Patients with asthma have recently been reported to have a considerably greater risk of pulmonary embolism (PE), a complication that may be underdiagnosed since the classic warning symptom of dyspnea is also perceived as a sign of asthma. Increasing evidence has suggested that patients with asthma have activated coagulation within the airways, and in exploring whether this phenomenon leads to an increase in venous thromboembolic events (VTEs), a recent study identified 648 outpatients with mild-moderate and severe asthma in 3 Dutch tertiary asthma clinics.3 Among these subjects, researchers found the incidence of VTE per 1000 patient-years to be 0.95 in patients with mild-moderate asthma, 1.29 in patients with severe asthma, and 0.46 in a sample selected from the general population.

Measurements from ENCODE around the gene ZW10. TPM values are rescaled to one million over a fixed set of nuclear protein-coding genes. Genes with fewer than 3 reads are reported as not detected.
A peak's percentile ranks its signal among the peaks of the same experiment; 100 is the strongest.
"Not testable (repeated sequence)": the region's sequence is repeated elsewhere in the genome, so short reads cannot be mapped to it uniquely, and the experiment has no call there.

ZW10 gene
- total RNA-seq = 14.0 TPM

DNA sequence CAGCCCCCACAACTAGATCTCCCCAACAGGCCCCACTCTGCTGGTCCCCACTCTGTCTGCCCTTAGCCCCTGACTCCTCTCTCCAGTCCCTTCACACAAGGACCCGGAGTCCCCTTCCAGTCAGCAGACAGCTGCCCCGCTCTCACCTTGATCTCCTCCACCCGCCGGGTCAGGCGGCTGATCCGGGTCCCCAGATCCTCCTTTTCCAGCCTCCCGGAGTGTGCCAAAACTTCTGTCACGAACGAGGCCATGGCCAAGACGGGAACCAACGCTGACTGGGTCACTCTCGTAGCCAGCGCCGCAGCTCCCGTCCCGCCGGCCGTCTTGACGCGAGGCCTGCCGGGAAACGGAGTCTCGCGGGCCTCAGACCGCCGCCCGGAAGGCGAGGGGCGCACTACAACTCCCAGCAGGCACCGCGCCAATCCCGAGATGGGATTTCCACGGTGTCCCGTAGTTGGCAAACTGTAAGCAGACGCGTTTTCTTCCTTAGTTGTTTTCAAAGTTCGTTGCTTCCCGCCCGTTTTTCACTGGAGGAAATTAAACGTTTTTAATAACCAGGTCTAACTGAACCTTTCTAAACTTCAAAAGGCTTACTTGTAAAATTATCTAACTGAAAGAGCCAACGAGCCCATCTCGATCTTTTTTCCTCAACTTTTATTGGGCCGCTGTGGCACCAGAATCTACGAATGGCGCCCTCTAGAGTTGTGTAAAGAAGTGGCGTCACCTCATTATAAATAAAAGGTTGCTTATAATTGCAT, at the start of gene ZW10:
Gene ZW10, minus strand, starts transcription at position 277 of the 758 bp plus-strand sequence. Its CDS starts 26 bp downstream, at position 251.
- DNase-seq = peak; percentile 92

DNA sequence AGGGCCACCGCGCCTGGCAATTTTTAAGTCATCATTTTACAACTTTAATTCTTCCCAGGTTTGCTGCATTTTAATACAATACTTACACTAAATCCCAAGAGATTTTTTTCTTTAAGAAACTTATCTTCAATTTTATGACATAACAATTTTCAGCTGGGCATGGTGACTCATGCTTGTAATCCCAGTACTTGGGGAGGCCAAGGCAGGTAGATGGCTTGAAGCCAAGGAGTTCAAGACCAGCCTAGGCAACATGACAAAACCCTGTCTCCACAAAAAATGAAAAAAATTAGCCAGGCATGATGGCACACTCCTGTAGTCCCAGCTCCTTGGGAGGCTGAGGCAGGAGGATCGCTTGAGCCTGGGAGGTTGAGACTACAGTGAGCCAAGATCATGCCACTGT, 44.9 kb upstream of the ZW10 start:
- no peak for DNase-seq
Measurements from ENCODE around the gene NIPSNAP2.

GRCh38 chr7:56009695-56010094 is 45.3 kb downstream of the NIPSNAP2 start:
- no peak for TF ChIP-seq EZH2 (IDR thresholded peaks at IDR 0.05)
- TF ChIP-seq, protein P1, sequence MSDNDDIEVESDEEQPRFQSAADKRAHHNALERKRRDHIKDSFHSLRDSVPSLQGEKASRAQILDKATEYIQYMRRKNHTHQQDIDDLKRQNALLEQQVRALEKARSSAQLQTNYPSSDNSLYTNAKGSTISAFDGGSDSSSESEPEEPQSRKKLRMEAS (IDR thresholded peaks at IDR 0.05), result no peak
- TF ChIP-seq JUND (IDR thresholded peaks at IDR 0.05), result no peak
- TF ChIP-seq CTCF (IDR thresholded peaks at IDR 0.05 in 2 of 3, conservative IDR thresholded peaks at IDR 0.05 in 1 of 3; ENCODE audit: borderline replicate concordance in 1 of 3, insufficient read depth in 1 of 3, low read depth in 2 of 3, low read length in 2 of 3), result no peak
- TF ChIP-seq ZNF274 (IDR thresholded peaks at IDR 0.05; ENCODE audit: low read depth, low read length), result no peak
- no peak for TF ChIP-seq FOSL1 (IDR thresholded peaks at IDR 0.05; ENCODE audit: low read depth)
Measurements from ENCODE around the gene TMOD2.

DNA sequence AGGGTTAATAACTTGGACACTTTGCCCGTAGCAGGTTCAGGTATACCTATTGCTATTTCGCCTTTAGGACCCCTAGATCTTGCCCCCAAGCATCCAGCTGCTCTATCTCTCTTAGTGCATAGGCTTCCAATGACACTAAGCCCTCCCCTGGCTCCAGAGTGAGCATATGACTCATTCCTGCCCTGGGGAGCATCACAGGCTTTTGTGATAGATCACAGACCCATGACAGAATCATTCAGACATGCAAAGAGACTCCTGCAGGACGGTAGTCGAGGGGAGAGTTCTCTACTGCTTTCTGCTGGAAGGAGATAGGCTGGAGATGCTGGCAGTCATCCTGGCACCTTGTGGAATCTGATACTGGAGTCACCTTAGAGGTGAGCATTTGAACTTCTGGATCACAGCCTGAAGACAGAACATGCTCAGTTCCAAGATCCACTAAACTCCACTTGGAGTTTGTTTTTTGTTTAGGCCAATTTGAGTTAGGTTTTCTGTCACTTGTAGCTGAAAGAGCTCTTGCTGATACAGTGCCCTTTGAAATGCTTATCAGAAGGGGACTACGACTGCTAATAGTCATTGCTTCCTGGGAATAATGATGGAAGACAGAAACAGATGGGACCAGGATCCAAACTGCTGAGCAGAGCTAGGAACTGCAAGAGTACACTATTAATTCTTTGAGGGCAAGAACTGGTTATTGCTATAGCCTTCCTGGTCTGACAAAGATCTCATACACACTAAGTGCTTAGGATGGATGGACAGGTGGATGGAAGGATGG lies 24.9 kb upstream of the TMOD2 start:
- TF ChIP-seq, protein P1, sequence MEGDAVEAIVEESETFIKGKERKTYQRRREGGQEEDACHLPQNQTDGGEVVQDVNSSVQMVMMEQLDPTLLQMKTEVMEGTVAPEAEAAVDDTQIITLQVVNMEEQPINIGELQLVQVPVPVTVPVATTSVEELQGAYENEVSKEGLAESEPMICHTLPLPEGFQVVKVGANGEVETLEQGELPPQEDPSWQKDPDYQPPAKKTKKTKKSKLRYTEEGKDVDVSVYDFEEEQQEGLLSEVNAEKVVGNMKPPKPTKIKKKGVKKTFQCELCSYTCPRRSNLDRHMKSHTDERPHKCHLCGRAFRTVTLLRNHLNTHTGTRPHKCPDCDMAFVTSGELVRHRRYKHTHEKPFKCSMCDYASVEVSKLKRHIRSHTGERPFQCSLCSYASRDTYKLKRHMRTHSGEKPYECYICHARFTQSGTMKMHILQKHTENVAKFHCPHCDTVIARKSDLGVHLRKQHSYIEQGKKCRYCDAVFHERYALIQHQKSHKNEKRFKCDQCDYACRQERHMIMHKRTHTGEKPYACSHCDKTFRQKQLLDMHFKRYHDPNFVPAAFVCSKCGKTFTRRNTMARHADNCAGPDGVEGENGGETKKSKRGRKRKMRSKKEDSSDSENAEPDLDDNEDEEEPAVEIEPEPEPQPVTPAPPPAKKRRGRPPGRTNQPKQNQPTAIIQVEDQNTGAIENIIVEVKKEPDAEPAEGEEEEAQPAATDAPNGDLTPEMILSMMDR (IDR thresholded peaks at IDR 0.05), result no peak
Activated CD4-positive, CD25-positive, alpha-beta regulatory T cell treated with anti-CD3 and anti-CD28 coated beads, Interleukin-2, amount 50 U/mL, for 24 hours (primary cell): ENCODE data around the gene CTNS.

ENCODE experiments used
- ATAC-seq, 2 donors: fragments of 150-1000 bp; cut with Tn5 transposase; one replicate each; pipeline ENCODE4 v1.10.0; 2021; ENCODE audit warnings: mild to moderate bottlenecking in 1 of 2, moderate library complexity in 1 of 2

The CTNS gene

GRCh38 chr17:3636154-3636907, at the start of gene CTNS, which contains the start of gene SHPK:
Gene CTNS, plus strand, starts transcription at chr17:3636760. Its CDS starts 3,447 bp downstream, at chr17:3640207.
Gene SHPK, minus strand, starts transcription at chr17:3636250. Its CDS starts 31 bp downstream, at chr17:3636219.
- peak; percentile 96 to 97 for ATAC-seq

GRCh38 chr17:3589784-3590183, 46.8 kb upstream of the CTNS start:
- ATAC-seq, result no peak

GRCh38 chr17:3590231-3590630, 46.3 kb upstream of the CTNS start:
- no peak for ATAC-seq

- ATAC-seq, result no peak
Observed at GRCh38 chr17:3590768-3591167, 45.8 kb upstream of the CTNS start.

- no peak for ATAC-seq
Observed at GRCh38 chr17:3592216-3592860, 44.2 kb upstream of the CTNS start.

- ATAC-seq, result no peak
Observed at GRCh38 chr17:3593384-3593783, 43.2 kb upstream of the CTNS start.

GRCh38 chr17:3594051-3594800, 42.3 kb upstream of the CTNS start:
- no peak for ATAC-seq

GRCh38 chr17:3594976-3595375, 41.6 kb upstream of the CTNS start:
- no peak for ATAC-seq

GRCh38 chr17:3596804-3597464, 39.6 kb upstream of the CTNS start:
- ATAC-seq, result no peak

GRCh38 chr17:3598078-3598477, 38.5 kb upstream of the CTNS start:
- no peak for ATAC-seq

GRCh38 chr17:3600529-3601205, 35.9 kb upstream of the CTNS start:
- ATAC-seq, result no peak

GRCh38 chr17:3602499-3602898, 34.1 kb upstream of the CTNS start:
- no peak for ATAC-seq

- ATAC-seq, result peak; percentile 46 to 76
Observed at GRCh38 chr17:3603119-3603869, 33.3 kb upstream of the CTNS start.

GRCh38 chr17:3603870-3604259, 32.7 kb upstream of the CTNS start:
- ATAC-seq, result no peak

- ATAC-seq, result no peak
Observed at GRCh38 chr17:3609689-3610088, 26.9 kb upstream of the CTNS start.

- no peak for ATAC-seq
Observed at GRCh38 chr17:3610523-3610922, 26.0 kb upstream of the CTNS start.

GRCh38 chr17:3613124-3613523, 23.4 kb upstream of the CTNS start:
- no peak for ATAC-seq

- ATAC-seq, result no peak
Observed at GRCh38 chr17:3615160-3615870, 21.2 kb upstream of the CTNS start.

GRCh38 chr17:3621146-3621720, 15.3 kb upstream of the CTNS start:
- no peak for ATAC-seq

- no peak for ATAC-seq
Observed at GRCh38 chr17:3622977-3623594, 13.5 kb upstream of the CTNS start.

The incidence of PE per 1000 person-years was 0.33 in patients with mild-moderate asthma and 0.93 in patients with severe asthma, compared with only 0.18 in the general population. Essentially, these results translate into a 3.97- fold increase in PE risk for patients with mild-moderate asthma and an 8.93-fold increased risk in patients with severe asthma. Based on these findings and earlier research, experts suggest ruling out PE in asthma patients who have a suboptimal response to therapy, and employing thromboprophylaxis in all patients with severe asthma who are immobilized during exacerbations (especially those who receive steroids, are obese, or have a family history of VTE).
Dr. Beyzarov is scientific director for the Pharmacy Times Office of Continuing Professional Education.